This year I had the privilege of attending the Adapt IT Integrator and CELCAT Africa User Group conferences in Cape Town, South Africa. The Integrator User Group conference ran from the 11th to the 13th of March and was held at the lovely Century City conference venue, with stunning views of Table Mountain for the few hours when the Cape fog and rain cleared. The event was well-attended by several hundred users of the Integrator student record system, and for the first three days I joined the CELCAT Africa team at their information booth, where we received a great deal of interest and questions from both existing users and other interested representatives from educational institutions all over Africa. I presented a so-called “Meet the Expert” session on the Monday, which was aimed at non-users, and was attended by nearly twice the number of people than the previous year.

On Wednesday evening, after the main Integrator conference had ended, the CELCAT Africa conference guests were welcomed with a cocktail function at Cape Town’s famous Victoria and Alfred Waterfront. The unpredictable weather played along for once, and we all enjoyed lovely food and drink under clear skies, and it was excellent to see CELCAT users mingle and relax informally.

The CELCAT Africa conference ran on Thursday the 14th for about 60 delegates. There were sessions to provide feedback on previous user proposals for new features, the interface between the Integrator system and CELCAT, two user presentations and some lively and robust discussions about the challenges faced by timetablers in Africa. The University of Johannesburg presented on their successful implementation of Room Booker, while AdaptIT demonstrated how a smartphone camera can be used to either scan barcodes or use facial recognition technology to mark student attendance. I did a quick demo of the new Web Data Collector tool, along with a presentation on how to move from decentralised to centralised timetabling. Finally, I assisted the CELCAT Arica team with answers to questions about new feature development.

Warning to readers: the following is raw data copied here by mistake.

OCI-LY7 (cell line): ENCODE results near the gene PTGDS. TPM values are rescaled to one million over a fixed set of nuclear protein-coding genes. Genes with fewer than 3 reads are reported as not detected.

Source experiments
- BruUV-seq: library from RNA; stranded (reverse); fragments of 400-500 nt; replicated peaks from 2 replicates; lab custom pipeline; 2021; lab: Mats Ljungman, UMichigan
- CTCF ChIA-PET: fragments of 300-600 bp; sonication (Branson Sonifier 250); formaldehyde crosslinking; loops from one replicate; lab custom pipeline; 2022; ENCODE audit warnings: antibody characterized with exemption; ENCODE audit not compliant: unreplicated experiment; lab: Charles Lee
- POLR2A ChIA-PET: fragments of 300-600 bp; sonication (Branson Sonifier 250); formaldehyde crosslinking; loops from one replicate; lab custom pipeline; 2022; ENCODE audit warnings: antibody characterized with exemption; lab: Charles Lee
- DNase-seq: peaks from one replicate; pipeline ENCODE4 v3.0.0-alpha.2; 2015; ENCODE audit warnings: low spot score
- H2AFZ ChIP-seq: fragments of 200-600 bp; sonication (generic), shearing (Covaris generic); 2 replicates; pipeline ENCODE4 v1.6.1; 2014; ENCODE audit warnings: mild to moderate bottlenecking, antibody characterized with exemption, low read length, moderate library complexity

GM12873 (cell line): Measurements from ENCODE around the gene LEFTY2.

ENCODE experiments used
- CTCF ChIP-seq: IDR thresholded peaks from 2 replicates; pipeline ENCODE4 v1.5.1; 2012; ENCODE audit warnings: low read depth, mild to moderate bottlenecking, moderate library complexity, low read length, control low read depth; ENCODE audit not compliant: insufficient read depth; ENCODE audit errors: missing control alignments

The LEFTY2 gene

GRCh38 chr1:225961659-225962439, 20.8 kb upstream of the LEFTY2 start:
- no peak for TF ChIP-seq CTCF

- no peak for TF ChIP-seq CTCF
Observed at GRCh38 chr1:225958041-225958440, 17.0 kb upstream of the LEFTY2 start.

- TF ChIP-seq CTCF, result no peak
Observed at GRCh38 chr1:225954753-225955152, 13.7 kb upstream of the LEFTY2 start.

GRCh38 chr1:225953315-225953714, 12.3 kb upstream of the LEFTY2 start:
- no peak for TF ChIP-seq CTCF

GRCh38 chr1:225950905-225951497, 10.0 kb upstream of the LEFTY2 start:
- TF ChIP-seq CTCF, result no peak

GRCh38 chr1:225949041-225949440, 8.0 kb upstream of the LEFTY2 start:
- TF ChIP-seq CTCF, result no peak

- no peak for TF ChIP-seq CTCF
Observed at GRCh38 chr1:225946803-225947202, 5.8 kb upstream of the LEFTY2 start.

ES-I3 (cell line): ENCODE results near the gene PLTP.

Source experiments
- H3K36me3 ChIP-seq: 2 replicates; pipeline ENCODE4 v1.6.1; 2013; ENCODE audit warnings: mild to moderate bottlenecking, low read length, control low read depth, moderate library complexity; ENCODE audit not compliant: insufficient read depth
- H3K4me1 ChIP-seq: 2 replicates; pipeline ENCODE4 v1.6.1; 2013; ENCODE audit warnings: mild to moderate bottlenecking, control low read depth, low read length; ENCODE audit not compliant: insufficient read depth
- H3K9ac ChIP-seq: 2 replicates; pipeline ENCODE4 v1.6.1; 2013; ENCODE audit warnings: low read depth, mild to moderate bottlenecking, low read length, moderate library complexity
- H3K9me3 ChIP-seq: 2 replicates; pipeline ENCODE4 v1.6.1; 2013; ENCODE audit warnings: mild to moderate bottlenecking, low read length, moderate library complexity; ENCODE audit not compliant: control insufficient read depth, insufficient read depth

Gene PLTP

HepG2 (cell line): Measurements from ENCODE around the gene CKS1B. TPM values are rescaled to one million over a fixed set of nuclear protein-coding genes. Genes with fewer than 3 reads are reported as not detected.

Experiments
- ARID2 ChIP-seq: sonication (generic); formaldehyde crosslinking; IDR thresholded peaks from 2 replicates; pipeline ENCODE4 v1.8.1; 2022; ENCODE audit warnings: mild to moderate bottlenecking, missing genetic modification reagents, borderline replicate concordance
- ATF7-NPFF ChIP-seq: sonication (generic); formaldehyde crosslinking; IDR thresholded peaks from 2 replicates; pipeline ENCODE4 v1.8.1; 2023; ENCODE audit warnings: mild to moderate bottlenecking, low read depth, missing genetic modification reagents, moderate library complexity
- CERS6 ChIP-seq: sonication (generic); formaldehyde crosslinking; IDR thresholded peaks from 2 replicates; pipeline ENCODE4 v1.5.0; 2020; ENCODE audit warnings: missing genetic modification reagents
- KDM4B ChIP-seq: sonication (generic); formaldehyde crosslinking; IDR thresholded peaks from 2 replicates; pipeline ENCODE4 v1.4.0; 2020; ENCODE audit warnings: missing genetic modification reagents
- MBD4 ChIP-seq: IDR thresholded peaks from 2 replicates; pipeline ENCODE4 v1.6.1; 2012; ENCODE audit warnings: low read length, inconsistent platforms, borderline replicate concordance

Overall, both conferences were very successful, and extremely well organised. After an intense week of long-haul travel, full days, social events, late nights to keep on top of UK work and a nearly full day of presentations, I was happy to have a few hours to myself before my flight back to the UK. I used the opportunity to climb Table Mountain in 30-degree heat under blue skies, but I was very glad to take the cable car down. Landing in the snow in Edinburgh 30 hours later was a real shock to the system!